HOLD ON, let's see if I've got this straight: there are these little metal boxes on wheels, and they need gallons and gallons of a rare and expensive black liquid to make them work. And when they go fast, they bash into each other, killing and maiming their occupants; but they can't go fast very often, because there are too many of them, and the surfaces they need to run on get old and sick very quickly, and sprout orange and white plastic cones, and nobody is allowed near them. And this makes the occupants of the boxes angry, and they foam at the mouth, and swear, and make unpleasant gestures, and biff each other on the nose.

And you're telling me that people spend thousands and thousands of pounds on these boxes? That people make television programmes about them, read magazines about them, covet them, steal them, even, and talk about them at parties? You're having me on, right?

There are countless reasons why one would choose not to drive, particularly in our cities, and everybody knows what they are. Choosing not to drive, however, is not the same thing as being entirely unable to do so; driving licences are cheap, harmless and undeniably useful. It is not conscience or wisdom that has prevented me from passing my driving test; it is idleness and fear.

Between the ages of 17 and 22 I was given money for driving lessons every birthday, and I spent the money in pubs and record shops. For my 23rd birthday I was given a voucher for three driving lessons; these are the only three lessons I have ever had, and I hated every moment of them. I hated the instructor, I hated the other drivers, I hated the stupid controls on the car, I hated the sensation of driving, I hated the feeling that I was just about to kill somebody, and I haven't sat behind a wheel since.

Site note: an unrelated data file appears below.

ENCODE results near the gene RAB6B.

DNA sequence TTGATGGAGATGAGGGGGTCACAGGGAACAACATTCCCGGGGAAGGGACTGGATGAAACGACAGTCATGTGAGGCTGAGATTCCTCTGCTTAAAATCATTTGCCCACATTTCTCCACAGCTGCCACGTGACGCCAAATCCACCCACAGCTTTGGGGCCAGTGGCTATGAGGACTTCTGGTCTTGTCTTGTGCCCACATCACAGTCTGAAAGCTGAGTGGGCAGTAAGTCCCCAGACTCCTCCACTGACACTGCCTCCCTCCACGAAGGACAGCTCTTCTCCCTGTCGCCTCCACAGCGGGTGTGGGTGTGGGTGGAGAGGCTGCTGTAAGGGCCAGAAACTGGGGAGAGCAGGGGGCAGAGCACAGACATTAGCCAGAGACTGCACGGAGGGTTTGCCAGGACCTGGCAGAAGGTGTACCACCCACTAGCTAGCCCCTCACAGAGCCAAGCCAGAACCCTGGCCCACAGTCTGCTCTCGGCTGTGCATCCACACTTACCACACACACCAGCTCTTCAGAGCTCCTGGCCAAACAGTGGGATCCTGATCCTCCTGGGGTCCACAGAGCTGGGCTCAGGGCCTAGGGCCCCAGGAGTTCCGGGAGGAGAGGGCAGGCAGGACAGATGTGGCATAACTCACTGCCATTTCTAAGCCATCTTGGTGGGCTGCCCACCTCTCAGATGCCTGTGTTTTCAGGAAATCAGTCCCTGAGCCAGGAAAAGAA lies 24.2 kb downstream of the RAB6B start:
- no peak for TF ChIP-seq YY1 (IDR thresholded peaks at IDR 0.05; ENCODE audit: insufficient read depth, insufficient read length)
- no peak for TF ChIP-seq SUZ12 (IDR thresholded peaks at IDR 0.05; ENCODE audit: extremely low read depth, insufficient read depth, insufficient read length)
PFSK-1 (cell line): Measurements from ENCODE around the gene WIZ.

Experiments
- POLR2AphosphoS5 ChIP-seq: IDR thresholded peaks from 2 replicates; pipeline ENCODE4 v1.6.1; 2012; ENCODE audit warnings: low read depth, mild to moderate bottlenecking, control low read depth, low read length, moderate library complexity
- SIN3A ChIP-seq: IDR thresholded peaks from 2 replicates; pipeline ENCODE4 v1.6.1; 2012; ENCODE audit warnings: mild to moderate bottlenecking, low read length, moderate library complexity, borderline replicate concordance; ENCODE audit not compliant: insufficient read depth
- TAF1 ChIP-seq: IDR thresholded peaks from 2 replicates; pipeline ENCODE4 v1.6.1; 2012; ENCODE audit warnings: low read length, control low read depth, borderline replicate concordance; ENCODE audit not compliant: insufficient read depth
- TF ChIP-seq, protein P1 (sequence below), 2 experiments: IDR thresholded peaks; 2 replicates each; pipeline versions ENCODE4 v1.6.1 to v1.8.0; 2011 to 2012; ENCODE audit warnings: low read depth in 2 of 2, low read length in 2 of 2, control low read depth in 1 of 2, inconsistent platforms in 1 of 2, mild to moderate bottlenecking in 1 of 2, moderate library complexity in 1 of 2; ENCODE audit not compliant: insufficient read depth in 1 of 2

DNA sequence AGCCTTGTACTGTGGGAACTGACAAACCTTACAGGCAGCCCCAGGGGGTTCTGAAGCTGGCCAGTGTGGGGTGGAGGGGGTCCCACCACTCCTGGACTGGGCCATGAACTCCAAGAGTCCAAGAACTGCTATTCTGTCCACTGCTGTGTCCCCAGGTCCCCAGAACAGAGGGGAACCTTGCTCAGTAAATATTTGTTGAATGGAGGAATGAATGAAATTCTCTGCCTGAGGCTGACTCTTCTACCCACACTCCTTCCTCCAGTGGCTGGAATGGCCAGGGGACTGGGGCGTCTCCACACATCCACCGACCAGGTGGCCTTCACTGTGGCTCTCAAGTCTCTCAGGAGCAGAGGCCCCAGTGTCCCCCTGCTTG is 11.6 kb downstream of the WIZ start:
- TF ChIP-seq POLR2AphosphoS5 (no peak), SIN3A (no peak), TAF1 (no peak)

Even though I think I would be happy not to drive for the rest of my life, my permanent ambulatory state still fills me with shame. For a start, blokes have to drive: it's something they do, like beer-drinking, and hating Barry Davies, and forgetting people's birthdays. Ergo, I am not a bloke, and inevitably this is a cause for concern.

I have never been interested in cars, not even Dinky cars (the only makes of automobile I can name with any confidence are Minis, Rolls-Royces, taxis and Batmobiles, and I have an irrational fear - Shawtaylorphobia? - of being a witness to an armed robbery), and thus a whole sphere of male experience and conversation is forever out of my reach.

The theory (almost certainly correct) that men who drive improbably-shaped, thrusting, ejaculating sports cars have minuscule penises is of some consolation; but then something will happen to remind me of my own inadequacy. A few months ago, a middle-aged lady at a petrol station asked me to move my partner's car forward 10 yards so that she could get to the pump; I blushed, grinned and refused.

It's hard to feel terribly blokey in that sort of situation. One of the things that has always deterred me from becoming a father is the awful knowledge that I would not be able to drive the mother of my child to hospital if she went into labour in the middle of the night. These fears were entirely justified. Last week, she went into labour in the middle of the night; we had to call a mini-cab, and the cabbie, in true sitcom style, didn't know the way.